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DANIEL HILL

Daniel Hill, one of the old and trusted engineers on the Rock Island Railroad, with which he has been connected for twenty-six and a half years, was born in Hornellsville, New York, in 1851. His father, John Hill, was for more than forty years a railroad engineer and was employed on the old Erie Railroad until 1856, when he removed to Chicago and entered the employ of the Rock Island Railroad Company. He married Miss Elizabeth Donohue and four children were born of their union, namely: John; Agnes; Mary A., who died in Chicago: and Daniel, who makes his home in that city. The mother of these children still survives, at the age of sixty-eight years, and resides in Horton, and the father passed away in Englewood, Illinois, on the 9th of September, 1898.

Daniel Hill, whose name introduces this review, obtained his education in the common schools and when sixteen years of age entered upon his business career as an employee of the railroad company. When twenty years of age he was promoted to the position of engineer and has since served in that capacity. On his first run he was in charge of a switch engine on the C. R. I. & P. Railroad. For thirty-two years he has been following the respectable calling of the railroad engineer and for twenty-six and a half years has been connected in that capacity with the Rock Island Railroad. He is most capable, careful and competent, discharging his duties in a manner that is highly commendable and trustworthy. His long service has been particularly free from accident, and the reputation which he has made is one of which he may be justly proud.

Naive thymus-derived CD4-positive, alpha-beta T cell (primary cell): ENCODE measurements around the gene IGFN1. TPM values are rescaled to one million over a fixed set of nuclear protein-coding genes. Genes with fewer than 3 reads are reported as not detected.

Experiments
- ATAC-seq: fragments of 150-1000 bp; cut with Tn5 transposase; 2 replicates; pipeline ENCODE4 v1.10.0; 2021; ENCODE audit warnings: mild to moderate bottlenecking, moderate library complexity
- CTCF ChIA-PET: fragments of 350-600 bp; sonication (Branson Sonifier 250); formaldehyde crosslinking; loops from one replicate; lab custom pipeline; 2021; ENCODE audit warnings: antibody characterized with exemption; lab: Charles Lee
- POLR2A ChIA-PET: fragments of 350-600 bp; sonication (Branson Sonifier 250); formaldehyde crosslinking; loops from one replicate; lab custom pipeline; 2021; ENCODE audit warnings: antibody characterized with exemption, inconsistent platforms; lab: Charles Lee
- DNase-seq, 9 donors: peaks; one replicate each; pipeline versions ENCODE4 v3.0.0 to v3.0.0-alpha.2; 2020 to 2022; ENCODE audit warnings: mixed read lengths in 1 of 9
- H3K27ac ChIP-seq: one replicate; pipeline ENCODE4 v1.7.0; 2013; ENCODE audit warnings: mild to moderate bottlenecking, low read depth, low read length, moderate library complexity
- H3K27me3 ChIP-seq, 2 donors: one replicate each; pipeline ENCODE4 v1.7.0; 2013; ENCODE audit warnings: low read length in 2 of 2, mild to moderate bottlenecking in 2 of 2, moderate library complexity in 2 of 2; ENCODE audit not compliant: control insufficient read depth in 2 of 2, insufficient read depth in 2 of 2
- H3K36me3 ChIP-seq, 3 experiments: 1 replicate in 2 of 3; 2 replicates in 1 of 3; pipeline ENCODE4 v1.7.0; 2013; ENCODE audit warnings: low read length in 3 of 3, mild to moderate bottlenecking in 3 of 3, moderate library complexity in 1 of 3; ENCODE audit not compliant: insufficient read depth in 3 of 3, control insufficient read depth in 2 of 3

Mr. Hill was married, in Newton, Jasper county, Iowa, in 1872, to Miss Emma K. Stone, a native of Hollidaysburg, Blair county, Pennsylvania, and a daughter of Washington and Nancy Jane Stone. Her father is now deceased. Mrs. Hill was reared and educated in her native town and by her marriage she has been the mother of seven children: William J., a mechanic; Nellie B., Ethel, June, Harry O., Charles D. and Helen M.

The Democratic party finds in Mr. Hill a stanch and earnest advocate, but he has never had time nor inclination to seek public office. For over twenty-six years he has been a member of the Brotherhood of Locomotive Engineers and is also a member of the Engineers' Mutual Benefit Association. In manner he is frank and jovial and has the happy faculty of making and retaining friends.